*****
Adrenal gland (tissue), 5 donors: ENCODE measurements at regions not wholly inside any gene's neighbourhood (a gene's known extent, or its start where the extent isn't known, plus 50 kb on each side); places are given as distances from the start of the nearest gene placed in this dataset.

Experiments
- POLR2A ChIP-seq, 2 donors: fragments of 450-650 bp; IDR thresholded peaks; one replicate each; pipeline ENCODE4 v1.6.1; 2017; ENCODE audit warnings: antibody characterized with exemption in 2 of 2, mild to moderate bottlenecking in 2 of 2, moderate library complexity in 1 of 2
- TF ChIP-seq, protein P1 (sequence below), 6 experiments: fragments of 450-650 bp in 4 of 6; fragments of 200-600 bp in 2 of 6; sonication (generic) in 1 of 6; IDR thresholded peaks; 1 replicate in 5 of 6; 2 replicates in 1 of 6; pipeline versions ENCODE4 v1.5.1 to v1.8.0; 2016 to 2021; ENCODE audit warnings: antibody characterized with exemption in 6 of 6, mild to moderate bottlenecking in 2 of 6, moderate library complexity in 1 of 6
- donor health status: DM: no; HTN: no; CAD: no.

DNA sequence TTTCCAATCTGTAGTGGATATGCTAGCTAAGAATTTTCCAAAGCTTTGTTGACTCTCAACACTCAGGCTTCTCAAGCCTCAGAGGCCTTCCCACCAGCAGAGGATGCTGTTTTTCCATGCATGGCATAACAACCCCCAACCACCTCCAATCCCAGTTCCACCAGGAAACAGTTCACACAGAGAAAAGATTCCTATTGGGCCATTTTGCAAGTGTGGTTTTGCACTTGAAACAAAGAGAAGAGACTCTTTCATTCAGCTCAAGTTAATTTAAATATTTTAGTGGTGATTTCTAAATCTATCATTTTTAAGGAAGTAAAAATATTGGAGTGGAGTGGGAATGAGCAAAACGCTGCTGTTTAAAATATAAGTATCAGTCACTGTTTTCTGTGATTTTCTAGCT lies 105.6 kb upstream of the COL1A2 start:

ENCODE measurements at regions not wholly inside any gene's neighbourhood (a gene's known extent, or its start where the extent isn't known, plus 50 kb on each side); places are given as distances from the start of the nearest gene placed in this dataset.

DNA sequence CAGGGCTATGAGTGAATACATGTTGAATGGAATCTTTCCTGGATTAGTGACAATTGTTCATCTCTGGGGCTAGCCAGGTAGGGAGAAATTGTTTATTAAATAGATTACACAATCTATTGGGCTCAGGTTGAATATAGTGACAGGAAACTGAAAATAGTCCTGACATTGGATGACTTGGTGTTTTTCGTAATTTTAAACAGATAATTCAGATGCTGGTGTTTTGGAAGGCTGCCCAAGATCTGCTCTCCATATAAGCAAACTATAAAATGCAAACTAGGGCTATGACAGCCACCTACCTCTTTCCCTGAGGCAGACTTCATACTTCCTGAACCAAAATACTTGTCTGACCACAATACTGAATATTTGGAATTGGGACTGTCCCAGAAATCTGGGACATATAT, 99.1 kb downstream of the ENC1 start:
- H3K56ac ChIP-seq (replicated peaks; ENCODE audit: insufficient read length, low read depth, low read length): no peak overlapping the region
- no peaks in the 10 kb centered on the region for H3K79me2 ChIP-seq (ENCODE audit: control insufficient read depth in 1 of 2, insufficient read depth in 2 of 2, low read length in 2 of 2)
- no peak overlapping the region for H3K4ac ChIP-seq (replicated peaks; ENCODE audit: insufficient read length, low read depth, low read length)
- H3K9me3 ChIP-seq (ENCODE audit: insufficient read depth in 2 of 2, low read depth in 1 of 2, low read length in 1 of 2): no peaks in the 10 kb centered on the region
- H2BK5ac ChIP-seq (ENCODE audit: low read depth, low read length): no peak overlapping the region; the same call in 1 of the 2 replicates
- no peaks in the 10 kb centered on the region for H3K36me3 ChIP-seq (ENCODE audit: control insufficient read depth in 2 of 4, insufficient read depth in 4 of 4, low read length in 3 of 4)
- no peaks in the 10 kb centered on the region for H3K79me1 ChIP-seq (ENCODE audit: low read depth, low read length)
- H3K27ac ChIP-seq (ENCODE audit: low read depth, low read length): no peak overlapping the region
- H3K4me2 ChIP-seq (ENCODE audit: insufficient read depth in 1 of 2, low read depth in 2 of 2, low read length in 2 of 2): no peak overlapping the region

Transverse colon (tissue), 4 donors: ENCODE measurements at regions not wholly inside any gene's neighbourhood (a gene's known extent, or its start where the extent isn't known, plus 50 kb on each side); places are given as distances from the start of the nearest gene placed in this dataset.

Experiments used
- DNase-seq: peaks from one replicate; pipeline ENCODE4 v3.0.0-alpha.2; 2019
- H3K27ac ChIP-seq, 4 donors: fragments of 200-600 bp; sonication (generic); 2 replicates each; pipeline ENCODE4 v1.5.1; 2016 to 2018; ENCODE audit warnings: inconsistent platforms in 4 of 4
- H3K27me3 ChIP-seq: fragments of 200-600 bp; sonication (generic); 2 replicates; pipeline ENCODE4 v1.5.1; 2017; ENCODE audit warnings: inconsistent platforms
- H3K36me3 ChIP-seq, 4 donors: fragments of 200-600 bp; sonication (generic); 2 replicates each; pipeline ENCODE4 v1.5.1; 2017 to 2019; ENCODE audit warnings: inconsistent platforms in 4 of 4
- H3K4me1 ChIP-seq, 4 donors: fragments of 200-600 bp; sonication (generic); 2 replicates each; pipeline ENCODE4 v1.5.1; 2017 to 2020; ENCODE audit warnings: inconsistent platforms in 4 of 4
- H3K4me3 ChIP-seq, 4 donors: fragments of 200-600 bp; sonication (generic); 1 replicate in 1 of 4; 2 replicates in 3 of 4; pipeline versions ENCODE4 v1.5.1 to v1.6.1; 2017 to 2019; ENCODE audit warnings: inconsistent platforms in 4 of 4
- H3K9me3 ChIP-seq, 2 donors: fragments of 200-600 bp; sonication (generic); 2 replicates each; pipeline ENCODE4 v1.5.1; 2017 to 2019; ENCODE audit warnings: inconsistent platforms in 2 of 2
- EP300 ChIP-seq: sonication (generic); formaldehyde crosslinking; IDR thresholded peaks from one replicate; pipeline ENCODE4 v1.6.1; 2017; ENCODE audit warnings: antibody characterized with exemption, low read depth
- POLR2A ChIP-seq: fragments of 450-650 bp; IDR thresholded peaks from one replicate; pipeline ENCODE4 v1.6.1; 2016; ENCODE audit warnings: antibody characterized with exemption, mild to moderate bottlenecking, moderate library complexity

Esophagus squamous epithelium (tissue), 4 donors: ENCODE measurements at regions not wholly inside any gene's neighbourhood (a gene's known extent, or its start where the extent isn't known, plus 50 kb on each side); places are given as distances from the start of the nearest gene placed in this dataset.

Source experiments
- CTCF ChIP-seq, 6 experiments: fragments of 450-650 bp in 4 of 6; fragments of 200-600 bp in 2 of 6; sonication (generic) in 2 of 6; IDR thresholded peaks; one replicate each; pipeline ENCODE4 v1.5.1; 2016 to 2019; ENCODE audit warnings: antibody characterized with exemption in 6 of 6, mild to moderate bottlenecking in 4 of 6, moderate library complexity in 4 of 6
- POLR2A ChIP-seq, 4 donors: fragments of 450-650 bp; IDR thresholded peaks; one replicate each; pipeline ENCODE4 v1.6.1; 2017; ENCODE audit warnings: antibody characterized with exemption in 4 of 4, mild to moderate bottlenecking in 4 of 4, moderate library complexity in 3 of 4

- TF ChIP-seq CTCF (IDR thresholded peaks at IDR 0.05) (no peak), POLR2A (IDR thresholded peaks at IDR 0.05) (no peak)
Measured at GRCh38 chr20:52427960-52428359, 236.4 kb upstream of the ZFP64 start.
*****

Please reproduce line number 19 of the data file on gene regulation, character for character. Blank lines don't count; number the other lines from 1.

Experiments used